Erika Chase pens the Ashton Corners Book Club mysteries for Penguin/Berkley Prime Crime. In an alternate realm Chase is also known as Linda Wiken. As Wiken she owned the mystery bookstore, Prime Crime Books in Ottawa, ON, Canada. Chase is a member of The Ladies’ Killing Circle.
Chase is also a short story writer. Chase’s short stories have appeared in the seven Ladies’ Killing Circle anthologies (three of which she co-edited), and in the magazines Mysterious Intent and Over My Dead Body. Chase has been short-listed for an Arthur Ellis Award, Best Short Story, from Crime Writers of Canada.
Besides writing and reading mysteries, her other passion is choral singing, and she is a member of two choirs. Although, her ultimate passion is chocolate!
Erika, please share how you came up with the concept for your Ashton Corners series?
The series was my editor’s idea — she came up with the book club set in a Southern state and I had fun planning and plotting the murders.
When you’re deeply connected and immersed in a book, Erika, have you ever had a dream that you felt was not your dream?
No, but I do hear voices at times. Fortunately, they’re my character’s voices and always in my head.
Do your characters dream within you?
Not yet. Please don’t give them any ideas!
Have you had a dream that was one of your characters?
I have dreamed about a character, which turned out to be a great way to finally resolve a tricky part in a plot.
What do you love most about the cozy genre?
I love the fact that there are so many elements involved — the characters whom I become quite fond of, the setting which I love researching, and of course, the puzzle and all the red herrings and clues that make up the whole.
Erika, please share the titles of three cozies on your nightstand?
Arsenic and Old Cake by Jaclyn Brady, Threaded for Trouble by Janet Bolin, and Grace Among Thieves by Julie Hyzy.
Who are some of your favorite mystery writers?
I love Andrea Camalleri and being swept away to Sicily each time I pick up a book; also, Zoe Ferraris for her sense of place and culture; Brad Smith because his series always makes me laugh; and, Mary Jane Maffini for the same reason. Of course, P.D. James and Raymond Chandler top the list.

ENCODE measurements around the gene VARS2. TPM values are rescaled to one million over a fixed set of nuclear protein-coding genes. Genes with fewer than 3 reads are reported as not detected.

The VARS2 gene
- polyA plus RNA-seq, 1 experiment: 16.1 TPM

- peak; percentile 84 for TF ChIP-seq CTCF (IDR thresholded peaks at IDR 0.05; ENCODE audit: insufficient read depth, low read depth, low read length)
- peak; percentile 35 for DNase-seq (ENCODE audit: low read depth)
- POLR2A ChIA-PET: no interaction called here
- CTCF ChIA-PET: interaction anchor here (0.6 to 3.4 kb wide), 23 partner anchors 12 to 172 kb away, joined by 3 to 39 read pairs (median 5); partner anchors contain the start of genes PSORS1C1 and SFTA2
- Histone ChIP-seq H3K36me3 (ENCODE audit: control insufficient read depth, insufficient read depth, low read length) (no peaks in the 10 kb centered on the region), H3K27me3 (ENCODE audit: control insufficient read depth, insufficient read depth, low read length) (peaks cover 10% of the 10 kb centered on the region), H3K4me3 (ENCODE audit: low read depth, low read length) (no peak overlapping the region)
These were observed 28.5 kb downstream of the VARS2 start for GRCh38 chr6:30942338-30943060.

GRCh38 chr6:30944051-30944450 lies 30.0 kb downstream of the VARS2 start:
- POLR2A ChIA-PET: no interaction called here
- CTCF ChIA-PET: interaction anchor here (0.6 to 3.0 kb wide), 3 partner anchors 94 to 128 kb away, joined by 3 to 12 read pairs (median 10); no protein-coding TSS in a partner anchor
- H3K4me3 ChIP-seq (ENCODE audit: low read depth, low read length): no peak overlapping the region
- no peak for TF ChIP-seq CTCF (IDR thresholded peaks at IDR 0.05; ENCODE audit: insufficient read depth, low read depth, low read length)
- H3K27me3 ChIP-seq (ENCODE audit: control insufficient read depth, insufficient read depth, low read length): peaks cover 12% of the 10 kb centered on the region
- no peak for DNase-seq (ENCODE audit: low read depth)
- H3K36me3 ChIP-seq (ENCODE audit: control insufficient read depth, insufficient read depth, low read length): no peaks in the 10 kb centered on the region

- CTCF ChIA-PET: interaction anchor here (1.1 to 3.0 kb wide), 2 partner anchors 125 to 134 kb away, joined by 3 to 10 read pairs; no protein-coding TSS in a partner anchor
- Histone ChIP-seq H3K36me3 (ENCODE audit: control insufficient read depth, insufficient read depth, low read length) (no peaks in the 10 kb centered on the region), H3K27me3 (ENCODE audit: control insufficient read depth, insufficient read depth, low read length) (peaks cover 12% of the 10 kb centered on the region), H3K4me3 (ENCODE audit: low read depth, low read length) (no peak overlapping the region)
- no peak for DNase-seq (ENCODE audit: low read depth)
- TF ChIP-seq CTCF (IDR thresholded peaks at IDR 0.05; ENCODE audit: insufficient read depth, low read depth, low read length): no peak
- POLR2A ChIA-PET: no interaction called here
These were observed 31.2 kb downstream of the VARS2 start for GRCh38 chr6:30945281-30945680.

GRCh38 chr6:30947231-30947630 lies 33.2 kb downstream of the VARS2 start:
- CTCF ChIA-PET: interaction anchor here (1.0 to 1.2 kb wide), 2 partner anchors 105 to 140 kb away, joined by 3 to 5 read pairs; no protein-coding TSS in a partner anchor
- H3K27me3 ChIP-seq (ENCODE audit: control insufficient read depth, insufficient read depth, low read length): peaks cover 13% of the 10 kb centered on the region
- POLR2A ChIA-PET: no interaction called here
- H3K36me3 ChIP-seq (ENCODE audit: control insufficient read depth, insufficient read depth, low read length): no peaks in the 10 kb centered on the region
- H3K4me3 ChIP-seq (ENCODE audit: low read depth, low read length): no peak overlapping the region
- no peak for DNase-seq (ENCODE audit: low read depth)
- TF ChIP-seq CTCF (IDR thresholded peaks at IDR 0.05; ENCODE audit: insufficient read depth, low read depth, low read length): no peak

How do you find balance?
My family and choral singing add balance to my life, along with much pleasure.
What is the guilty pleasure you find the naughtiest?
Not sure if I should say…we are discussing cozies, aren’t we? But I will admit to indulging in a chocolate a day, even though I’m not supposed to eat them.
What did you learn about yourself while penning Read and Buried?
How much I’ve gotten to enjoy re-writing. At one time, I dreaded the process but now, I love finding just the right word, re-arranging a phrase, or coming up with an entire new plot twist.
What challenges did you endure while penning Read and Buried?
The major challenge was having to pull myself out of the plot each time there was an editing process or anything related to A Killer Read. It was often difficult to set aside the new story and immerse myself (or even remember) the older one.
What did you learn about yourself while inking A Killer Read?
I was delighted to find that I could stay on track and produce a (somewhat) polished manuscript within nine months.
What fears were you facing with the release of Read and Buried?
That not enough readers who had picked up A Killer Read would want to read the second in the series. Writers are basically very insecure people.
What are you most ambivalent about when you sit down to write your series?
I find I’m most ambivalent towards the end of a novel, when I’m anxious to keep on writing but know that means I’ll soon reach The End.
What do you want your readers to walk away with after reading your books?
A sense of community. I want the friendship and support that’s part of the Ashton Corners Book Club to be evident and enduring.
If you were able to go on a sojourn to Paris with whomever you want (past or present), who do you pick and what are you talking about and dining on?
Having recently read A Paris Wife by Paula McLain, I’d love to have dinner with Hadley Richardson Hemingway and hear more stories about her impressions of Paris, the fascinating people they met, and her life with Ernest Hemingway.
Thank you so very much, Erika.